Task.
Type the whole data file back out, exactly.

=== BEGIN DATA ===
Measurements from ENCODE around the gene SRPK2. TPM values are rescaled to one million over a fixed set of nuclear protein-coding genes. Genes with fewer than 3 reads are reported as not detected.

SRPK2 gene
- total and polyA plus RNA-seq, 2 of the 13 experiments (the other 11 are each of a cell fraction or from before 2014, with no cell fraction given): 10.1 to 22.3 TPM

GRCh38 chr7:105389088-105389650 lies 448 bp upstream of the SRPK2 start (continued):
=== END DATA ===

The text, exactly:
Measurements from ENCODE around the gene SRPK2. TPM values are rescaled to one million over a fixed set of nuclear protein-coding genes. Genes with fewer than 3 reads are reported as not detected.

SRPK2 gene
- total and polyA plus RNA-seq, 2 of the 13 experiments (the other 11 are each of a cell fraction or from before 2014, with no cell fraction given): 10.1 to 22.3 TPM

GRCh38 chr7:105389088-105389650 lies 448 bp upstream of the SRPK2 start (continued):